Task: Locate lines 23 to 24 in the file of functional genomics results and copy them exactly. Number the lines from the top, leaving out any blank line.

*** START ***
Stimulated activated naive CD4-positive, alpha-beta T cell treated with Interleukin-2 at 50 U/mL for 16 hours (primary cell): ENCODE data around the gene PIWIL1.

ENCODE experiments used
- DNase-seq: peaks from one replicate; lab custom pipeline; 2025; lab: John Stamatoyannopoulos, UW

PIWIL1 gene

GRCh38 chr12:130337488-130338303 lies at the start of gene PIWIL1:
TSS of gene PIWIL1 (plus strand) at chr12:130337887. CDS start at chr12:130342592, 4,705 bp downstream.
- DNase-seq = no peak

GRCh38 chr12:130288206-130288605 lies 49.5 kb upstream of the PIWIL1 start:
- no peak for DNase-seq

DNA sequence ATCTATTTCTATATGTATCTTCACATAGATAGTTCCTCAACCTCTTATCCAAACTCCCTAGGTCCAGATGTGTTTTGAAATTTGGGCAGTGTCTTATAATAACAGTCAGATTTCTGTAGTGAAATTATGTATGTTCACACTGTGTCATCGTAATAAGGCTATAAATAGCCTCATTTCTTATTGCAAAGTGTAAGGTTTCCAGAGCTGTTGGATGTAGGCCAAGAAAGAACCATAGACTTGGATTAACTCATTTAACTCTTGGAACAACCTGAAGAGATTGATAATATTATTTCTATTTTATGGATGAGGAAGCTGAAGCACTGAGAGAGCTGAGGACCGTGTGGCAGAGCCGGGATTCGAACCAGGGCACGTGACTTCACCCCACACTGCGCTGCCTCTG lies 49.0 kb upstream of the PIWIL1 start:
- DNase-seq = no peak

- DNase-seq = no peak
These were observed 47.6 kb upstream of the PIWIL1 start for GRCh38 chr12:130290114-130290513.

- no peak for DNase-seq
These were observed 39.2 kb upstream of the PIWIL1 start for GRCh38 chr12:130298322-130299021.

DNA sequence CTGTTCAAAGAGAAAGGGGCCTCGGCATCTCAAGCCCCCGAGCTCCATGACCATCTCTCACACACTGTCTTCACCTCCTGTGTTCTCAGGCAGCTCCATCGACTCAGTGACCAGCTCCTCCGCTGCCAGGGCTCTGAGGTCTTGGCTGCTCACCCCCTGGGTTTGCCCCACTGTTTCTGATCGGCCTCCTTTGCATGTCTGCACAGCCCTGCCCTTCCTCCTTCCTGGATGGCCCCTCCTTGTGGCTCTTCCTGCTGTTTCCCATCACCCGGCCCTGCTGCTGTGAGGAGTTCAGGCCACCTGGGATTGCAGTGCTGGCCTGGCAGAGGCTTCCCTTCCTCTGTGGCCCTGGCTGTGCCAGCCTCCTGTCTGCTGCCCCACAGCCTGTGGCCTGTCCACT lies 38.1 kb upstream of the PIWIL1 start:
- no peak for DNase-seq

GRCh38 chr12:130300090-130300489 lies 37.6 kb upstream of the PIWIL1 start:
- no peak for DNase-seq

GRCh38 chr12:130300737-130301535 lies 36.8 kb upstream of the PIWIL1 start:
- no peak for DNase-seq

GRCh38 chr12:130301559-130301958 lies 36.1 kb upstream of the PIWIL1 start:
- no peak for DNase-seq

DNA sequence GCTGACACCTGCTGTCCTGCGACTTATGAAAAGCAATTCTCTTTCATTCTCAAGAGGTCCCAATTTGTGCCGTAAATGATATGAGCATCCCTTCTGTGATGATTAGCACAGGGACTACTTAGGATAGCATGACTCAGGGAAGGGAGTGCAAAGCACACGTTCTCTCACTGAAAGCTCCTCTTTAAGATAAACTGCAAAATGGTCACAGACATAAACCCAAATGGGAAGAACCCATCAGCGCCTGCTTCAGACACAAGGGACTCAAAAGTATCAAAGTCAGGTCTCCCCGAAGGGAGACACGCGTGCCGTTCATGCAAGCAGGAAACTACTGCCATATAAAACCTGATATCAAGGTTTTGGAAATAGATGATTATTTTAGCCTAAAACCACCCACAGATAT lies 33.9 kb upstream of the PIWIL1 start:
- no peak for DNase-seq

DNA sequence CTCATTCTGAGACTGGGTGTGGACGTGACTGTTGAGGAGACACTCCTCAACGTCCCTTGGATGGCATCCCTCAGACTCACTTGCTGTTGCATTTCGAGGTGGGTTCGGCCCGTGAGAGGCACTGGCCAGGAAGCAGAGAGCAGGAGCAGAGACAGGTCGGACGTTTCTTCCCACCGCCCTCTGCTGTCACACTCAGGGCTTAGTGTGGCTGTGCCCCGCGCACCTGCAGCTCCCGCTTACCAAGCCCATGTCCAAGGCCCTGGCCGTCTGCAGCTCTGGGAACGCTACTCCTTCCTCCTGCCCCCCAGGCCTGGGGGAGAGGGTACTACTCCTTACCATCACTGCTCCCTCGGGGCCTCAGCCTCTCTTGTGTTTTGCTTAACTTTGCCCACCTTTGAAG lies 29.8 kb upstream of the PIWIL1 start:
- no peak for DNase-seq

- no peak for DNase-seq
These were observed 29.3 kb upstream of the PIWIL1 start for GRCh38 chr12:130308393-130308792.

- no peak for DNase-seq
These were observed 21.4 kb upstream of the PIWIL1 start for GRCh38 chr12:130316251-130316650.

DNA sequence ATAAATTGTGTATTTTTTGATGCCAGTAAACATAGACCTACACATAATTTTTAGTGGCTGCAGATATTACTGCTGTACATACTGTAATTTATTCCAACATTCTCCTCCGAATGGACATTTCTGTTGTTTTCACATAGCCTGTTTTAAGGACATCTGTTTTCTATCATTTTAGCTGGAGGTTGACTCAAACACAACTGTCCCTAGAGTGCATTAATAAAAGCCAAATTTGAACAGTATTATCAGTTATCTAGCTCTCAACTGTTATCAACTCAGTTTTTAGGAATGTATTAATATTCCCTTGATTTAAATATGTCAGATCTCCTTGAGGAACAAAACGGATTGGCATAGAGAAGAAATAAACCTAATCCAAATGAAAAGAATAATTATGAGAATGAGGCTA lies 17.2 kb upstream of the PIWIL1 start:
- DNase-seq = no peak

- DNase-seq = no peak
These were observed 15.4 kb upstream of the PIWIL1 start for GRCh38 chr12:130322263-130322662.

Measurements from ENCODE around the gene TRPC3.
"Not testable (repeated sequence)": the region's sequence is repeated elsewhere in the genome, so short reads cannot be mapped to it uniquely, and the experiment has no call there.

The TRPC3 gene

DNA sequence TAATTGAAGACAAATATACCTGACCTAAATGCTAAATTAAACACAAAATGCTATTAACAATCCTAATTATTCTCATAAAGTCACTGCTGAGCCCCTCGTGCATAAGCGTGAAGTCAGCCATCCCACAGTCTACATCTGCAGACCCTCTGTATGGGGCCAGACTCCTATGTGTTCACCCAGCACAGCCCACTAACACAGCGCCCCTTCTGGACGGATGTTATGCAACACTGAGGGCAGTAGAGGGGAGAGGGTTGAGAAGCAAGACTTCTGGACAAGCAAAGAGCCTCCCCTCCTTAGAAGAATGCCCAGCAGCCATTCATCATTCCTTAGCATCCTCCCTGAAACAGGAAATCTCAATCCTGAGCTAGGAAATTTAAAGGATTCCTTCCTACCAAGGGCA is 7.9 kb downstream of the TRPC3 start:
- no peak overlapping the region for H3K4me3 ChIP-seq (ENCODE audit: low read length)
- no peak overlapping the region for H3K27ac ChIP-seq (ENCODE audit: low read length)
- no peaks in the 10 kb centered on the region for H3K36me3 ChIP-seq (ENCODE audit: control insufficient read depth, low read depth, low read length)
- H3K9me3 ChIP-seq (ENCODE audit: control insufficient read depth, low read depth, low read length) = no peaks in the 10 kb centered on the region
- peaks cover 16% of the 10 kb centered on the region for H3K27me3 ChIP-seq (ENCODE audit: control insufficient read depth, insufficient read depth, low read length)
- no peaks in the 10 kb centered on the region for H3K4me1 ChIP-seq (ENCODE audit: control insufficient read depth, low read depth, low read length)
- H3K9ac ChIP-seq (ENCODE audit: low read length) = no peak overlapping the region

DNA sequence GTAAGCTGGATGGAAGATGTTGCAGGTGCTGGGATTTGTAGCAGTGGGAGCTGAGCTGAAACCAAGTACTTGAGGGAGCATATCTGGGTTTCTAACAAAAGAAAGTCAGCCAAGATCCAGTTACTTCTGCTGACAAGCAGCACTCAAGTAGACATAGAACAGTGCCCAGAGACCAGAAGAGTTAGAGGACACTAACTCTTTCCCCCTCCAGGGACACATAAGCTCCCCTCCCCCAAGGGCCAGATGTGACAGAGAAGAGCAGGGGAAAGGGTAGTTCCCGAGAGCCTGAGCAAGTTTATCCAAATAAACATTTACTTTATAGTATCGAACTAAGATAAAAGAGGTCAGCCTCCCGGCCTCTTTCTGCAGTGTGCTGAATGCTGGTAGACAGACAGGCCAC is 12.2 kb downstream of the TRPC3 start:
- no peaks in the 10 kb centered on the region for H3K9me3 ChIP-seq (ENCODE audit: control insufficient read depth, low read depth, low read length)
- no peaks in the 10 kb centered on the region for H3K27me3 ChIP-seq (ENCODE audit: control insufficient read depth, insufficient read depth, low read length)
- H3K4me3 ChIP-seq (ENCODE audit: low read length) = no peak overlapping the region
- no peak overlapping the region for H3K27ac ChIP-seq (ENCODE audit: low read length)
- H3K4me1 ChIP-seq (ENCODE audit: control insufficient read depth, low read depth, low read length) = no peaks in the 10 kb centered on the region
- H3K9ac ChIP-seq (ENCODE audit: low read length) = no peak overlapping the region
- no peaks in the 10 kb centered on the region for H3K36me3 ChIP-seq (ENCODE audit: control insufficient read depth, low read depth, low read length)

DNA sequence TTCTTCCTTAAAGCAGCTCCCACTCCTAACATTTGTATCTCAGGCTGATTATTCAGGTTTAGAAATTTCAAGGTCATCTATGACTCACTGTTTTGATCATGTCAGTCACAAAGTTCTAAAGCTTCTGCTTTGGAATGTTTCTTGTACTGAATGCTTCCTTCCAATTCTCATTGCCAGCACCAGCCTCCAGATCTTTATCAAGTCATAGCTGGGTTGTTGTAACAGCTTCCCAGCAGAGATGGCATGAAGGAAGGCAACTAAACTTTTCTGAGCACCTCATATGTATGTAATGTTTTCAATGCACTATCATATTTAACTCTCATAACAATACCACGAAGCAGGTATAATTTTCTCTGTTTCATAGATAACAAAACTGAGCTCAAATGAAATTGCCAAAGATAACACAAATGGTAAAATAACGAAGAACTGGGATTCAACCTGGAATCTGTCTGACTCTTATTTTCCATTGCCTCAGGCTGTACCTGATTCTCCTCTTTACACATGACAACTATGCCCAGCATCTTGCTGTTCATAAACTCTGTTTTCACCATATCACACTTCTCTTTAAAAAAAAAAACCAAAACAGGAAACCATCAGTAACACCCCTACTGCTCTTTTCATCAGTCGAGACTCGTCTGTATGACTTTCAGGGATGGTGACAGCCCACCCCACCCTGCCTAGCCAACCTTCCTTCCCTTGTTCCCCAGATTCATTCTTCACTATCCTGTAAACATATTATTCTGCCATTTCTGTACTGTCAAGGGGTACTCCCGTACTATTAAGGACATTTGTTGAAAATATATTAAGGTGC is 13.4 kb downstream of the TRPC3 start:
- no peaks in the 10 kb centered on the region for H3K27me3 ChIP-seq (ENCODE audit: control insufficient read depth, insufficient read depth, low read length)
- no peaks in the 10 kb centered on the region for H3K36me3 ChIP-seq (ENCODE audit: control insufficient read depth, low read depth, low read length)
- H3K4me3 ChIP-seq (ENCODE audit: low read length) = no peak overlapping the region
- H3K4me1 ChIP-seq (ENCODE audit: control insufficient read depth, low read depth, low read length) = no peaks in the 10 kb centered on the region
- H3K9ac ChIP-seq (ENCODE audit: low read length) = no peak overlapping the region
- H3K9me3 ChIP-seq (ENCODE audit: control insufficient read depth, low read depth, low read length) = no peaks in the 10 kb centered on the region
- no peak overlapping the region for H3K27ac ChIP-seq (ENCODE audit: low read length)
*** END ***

- no peak for DNase-seq

DNA sequence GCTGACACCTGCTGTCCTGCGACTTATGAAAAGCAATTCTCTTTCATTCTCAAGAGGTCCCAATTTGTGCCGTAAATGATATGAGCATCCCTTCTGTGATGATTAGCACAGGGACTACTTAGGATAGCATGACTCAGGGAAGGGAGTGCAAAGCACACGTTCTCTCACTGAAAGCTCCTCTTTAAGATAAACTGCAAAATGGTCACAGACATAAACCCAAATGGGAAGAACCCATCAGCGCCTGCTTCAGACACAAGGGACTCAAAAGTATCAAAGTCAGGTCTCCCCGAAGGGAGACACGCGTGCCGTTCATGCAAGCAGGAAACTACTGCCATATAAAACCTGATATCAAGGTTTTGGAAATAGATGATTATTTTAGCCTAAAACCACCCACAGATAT lies 33.9 kb upstream of the PIWIL1 start: